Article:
by Kevin Walsh

When I began this page way back in 1999 there were still a number of lamppost mounted small slot mailboxes to be found around NYC, mostly in outlying areas. It seems that one by one they all have disappeared, so this page records a lost species.


However, if you see a pebbled concrete post stamped with a date (this one says 1949) at the top like this one in Douglaston that ForgottenFan Vicki is standing next to, all of them once held a slotted mailbox…like these:


This ancient mailbox can be found on Palisade Avenue near the Riverdale Station in the Bronx. At one time, small mailboxes like these were standard issue in the five boroughs, but as mail gradually increased in size, larger mailboxes became necessary. For the most part, small mailboxes were mounted on telephone poles as seen here, but they were also mounted on short concrete poles, which also can be found in certain areas.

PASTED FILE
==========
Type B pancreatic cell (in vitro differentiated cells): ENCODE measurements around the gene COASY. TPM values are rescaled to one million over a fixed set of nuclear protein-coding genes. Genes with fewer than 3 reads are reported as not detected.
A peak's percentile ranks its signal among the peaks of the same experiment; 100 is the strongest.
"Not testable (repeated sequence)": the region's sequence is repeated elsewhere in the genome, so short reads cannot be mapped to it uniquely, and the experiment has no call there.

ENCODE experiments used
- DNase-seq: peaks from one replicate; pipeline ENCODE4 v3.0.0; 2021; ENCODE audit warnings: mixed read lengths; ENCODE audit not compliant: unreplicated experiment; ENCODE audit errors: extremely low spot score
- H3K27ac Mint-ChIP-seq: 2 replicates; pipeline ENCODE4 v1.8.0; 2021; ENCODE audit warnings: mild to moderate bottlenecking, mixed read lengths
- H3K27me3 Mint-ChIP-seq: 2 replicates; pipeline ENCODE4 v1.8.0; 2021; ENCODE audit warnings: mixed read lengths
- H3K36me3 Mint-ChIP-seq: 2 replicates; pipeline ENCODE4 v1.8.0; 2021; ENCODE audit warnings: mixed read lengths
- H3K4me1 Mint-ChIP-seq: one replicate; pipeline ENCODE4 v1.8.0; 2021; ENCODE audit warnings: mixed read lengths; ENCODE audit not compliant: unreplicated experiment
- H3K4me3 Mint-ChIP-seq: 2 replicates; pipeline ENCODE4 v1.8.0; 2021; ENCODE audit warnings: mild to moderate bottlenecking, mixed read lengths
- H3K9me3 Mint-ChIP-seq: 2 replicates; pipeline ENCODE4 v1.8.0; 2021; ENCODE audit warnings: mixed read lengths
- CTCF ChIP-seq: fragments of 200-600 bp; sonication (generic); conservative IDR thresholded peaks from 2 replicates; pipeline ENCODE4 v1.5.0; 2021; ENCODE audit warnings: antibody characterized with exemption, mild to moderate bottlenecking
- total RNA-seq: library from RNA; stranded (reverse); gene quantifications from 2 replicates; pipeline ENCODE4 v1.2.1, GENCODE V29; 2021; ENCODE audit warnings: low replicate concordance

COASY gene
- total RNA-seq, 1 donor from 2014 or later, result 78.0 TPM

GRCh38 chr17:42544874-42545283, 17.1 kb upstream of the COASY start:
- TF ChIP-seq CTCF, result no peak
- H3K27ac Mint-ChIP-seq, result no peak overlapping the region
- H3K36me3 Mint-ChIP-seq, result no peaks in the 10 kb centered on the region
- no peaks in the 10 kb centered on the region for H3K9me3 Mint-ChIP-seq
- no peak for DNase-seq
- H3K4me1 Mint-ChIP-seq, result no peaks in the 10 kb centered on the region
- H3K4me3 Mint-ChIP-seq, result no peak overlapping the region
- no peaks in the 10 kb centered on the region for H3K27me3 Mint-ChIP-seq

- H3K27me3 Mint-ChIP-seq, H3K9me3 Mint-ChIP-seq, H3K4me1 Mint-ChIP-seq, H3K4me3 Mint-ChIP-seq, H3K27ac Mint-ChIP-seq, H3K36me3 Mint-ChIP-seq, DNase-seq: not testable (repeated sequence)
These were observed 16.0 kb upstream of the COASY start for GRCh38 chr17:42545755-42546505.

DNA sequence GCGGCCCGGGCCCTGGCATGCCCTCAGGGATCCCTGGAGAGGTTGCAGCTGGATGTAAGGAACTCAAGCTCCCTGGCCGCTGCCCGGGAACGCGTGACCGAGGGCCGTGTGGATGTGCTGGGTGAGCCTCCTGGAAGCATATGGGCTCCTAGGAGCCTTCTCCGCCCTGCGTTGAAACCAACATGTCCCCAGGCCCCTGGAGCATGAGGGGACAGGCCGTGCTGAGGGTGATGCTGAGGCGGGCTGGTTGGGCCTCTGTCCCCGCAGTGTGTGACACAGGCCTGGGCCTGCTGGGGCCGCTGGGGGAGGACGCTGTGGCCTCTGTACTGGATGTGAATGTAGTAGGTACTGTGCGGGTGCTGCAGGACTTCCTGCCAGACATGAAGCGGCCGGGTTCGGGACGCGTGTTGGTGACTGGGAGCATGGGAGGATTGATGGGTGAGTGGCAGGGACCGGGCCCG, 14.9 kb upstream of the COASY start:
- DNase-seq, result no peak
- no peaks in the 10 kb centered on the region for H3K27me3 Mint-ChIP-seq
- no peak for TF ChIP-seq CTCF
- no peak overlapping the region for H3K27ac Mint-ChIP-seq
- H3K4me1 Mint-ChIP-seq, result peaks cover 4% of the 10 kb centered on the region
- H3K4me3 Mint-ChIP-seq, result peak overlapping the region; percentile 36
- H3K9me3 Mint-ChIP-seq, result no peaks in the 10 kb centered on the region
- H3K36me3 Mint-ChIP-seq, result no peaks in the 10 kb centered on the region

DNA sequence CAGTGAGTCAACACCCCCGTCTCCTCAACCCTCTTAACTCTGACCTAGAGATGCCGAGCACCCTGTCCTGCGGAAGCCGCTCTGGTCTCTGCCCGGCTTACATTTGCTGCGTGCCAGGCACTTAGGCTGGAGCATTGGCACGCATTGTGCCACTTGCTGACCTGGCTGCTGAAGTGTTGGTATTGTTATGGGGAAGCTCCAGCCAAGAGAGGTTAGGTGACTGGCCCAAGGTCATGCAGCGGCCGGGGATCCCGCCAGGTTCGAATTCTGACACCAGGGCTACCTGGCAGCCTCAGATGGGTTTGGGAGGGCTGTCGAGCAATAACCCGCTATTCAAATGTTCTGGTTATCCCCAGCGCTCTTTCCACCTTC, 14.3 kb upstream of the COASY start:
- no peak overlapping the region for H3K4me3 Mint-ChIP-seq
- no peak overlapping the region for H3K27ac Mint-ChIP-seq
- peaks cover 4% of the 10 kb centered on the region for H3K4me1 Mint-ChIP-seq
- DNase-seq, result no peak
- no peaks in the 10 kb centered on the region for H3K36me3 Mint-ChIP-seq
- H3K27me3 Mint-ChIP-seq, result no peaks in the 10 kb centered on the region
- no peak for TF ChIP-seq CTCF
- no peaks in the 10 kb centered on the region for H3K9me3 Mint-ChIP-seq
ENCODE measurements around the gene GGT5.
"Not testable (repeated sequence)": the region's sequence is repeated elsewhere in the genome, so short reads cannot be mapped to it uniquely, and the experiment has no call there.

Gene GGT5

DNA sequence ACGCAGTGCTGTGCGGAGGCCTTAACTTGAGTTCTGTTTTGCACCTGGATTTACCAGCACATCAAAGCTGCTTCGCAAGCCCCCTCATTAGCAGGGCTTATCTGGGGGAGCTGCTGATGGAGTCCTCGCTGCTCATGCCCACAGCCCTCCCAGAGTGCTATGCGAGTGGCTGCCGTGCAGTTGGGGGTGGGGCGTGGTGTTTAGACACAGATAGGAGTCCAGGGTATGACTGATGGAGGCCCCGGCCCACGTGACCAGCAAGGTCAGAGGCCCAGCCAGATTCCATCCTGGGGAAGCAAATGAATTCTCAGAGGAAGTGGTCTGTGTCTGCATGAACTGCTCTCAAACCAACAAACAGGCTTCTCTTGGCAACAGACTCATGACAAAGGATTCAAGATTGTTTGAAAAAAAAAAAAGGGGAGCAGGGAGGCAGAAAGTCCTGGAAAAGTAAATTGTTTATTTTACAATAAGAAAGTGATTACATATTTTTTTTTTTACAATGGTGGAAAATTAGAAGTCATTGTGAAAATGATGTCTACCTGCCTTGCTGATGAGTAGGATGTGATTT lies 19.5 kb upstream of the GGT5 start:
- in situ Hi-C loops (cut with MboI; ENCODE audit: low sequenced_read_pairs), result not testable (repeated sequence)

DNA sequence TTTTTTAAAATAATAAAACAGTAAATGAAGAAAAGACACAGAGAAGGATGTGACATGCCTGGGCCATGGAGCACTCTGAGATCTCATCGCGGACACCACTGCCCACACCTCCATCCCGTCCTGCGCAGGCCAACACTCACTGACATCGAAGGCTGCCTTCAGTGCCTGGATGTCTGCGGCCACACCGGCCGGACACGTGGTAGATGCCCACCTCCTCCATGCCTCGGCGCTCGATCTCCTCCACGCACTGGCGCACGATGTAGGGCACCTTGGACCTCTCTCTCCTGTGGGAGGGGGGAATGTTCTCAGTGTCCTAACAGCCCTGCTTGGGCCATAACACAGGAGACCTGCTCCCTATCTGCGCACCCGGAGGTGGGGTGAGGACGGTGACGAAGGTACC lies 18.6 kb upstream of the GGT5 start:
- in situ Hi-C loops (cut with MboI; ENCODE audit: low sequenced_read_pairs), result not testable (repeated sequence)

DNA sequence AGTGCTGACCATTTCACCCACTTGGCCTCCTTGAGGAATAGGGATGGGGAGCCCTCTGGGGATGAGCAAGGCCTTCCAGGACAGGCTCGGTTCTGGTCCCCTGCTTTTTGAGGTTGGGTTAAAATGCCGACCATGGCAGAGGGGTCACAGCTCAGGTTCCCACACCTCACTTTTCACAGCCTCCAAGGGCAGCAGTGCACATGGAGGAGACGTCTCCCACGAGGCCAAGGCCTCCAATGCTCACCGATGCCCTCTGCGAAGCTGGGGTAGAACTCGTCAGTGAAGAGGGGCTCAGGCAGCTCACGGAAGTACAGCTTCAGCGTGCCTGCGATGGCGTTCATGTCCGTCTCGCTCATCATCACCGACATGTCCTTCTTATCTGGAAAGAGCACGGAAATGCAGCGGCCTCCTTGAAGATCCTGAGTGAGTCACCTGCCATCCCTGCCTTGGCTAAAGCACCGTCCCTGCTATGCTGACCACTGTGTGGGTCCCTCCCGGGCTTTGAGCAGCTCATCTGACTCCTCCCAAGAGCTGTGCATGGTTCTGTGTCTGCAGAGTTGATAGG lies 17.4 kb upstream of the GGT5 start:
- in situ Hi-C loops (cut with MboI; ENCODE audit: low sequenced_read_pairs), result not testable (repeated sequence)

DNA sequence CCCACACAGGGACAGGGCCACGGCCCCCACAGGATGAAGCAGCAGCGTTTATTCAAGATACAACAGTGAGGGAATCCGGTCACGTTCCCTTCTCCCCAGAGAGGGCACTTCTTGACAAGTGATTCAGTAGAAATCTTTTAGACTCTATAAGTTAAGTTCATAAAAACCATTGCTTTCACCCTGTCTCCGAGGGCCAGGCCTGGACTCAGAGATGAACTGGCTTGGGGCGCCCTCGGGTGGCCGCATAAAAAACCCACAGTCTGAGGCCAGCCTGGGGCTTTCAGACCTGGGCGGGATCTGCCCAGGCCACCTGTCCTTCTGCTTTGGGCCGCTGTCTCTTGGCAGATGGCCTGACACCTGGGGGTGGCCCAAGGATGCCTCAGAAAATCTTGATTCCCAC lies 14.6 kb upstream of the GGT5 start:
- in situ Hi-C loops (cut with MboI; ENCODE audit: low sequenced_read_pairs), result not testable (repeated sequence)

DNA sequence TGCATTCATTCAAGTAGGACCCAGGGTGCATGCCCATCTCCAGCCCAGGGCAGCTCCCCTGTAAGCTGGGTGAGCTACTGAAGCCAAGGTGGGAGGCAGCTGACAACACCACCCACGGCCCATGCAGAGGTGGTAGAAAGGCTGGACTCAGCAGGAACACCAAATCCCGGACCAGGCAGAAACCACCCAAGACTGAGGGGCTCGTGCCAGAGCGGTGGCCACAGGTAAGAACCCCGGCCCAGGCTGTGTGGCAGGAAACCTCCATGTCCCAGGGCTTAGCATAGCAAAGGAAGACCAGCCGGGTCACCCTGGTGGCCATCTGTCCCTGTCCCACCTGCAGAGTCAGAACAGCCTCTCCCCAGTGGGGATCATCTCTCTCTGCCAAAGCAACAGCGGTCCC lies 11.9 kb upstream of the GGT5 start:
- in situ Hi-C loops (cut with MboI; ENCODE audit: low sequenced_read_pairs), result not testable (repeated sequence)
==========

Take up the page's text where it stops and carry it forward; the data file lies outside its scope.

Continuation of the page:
As you can see, these mailboxes had very small slots which only admitted letters or the thinnest of packages. photo: Jon Halabi



These two views of the same mailbox were taken about three years after the first picture. The paint has faded just a bit more, and there is a little more graffiti.

I’m not even sure the post office, other than the mailmen assigned to this route, even know this box is there–it would have been removed long ago!

The Carlisle Foundry in Carlisle, VA made this box.

Another box in rural Riverdale, by the Danville Stove Manufacturing Company of Danville, PA, could once be found at Independence Avenue, Hudson River Road and West 254th Street.


Ancient, one-slot mailbox still in use at Union Turnpike and 268th Street in Glen Oaks, Queens. This one was from the Bridgeport Castiron Company in Connecticut. Note the concrete post. [Gone by 2003]